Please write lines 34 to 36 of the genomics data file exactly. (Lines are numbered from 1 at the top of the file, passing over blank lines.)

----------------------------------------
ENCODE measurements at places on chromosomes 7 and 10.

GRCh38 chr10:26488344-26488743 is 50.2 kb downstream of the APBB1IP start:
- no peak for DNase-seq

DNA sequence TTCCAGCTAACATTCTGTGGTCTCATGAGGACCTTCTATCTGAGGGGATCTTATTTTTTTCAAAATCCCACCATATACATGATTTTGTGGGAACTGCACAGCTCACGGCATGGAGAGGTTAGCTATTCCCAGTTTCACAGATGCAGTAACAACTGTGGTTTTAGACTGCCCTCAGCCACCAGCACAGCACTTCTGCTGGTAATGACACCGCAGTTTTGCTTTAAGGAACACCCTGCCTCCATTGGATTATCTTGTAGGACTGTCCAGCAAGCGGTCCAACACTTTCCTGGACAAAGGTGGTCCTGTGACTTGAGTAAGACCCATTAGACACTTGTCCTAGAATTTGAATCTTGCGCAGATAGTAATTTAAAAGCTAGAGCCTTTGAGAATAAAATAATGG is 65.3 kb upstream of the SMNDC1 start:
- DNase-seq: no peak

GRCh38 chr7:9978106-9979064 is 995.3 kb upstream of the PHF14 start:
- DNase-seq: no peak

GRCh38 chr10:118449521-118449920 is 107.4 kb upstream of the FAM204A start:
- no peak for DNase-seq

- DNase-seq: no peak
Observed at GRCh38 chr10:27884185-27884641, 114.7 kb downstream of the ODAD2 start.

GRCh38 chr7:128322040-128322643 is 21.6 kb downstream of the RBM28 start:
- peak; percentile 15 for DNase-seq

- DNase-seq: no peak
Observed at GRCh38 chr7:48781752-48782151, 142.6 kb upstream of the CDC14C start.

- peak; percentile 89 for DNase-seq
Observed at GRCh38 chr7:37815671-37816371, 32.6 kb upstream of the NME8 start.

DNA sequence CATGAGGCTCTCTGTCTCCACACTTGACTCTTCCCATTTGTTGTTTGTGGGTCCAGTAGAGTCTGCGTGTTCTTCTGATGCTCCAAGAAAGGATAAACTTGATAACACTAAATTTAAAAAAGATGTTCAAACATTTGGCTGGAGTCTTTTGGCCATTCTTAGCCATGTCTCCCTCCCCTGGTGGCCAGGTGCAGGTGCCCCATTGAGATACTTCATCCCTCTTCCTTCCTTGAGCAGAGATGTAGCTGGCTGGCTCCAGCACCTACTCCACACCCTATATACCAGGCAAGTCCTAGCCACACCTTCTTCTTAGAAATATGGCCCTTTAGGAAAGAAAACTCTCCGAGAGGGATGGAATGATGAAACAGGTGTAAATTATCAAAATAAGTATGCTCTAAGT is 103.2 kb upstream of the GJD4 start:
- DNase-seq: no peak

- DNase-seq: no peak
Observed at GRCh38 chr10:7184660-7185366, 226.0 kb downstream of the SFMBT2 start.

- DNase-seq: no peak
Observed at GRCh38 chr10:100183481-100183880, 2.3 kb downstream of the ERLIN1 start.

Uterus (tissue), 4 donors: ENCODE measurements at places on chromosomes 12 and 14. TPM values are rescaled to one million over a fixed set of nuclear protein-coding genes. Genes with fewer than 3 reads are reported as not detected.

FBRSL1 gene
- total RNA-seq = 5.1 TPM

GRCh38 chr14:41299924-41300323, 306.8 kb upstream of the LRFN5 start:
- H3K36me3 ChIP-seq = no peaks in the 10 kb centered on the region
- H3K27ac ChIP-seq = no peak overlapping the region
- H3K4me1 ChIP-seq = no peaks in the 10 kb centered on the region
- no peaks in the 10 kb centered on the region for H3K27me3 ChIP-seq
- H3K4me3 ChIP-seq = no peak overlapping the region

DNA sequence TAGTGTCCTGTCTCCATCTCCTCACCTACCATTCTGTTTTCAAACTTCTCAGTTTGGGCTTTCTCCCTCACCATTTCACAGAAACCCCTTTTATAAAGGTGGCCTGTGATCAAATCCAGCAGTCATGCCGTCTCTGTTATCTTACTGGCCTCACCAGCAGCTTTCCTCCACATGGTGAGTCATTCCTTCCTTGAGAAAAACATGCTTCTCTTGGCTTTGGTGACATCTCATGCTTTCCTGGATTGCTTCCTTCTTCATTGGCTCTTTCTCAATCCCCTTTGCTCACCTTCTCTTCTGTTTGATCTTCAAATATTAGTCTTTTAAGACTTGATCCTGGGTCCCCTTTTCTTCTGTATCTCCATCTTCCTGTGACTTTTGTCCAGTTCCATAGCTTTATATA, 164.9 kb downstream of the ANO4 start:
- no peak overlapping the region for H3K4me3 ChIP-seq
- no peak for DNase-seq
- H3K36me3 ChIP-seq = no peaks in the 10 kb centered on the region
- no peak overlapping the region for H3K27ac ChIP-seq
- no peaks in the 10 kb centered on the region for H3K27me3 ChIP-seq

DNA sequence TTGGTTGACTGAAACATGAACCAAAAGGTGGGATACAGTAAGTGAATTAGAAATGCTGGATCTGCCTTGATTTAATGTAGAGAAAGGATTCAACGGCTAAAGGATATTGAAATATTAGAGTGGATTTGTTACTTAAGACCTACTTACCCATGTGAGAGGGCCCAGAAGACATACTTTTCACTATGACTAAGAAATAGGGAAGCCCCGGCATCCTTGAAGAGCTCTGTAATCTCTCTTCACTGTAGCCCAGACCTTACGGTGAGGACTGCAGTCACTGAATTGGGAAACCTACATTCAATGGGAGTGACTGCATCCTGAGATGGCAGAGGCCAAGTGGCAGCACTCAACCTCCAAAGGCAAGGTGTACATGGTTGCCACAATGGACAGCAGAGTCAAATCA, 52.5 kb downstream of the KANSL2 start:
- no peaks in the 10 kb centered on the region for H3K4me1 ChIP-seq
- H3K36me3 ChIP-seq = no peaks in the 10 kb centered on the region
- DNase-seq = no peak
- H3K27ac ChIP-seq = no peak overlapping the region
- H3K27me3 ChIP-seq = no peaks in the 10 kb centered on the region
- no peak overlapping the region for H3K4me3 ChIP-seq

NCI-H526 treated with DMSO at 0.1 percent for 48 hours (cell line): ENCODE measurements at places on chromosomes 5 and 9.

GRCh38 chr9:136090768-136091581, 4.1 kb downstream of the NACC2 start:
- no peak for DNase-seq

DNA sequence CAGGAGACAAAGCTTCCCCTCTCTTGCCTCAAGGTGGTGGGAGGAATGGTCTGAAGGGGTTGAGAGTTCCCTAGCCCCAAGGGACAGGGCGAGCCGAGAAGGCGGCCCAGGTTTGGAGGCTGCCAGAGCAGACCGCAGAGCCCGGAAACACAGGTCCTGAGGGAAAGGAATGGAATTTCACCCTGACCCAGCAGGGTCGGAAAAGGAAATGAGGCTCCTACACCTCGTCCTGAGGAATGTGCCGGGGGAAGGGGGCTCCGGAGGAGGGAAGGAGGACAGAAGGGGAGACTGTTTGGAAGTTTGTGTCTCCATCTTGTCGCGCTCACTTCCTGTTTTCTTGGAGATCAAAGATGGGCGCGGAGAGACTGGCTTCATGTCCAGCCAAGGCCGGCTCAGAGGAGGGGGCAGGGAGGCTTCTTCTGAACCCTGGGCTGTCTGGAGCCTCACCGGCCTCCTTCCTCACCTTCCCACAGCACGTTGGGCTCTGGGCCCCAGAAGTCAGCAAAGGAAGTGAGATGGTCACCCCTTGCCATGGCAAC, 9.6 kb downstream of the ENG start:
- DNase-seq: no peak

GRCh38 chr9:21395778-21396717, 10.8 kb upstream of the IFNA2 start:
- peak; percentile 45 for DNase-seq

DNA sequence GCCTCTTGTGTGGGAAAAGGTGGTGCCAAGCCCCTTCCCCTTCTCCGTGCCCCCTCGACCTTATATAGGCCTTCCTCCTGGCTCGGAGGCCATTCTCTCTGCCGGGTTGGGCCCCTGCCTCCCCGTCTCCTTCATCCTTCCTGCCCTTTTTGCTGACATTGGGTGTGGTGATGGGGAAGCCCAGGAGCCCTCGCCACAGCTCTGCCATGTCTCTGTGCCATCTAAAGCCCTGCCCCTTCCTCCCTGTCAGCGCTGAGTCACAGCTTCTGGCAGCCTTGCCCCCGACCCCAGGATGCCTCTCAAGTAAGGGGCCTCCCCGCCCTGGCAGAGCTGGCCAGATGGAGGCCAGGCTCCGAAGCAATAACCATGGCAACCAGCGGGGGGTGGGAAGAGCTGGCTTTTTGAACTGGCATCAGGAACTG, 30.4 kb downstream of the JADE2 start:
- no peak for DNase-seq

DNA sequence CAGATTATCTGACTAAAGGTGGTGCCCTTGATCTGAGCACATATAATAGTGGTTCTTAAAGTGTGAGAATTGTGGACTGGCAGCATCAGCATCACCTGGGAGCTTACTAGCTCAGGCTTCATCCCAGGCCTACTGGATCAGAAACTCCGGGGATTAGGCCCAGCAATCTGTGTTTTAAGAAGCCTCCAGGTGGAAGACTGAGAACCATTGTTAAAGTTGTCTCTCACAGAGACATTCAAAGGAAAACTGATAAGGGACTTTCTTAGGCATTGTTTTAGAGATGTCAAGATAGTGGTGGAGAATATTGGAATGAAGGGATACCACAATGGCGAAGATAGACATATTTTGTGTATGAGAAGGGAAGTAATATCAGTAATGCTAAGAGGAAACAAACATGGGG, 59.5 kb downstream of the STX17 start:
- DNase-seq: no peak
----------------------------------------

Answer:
- no peak overlapping the region for H3K4me3 ChIP-seq
- no peak for DNase-seq
- H3K36me3 ChIP-seq = no peaks in the 10 kb centered on the region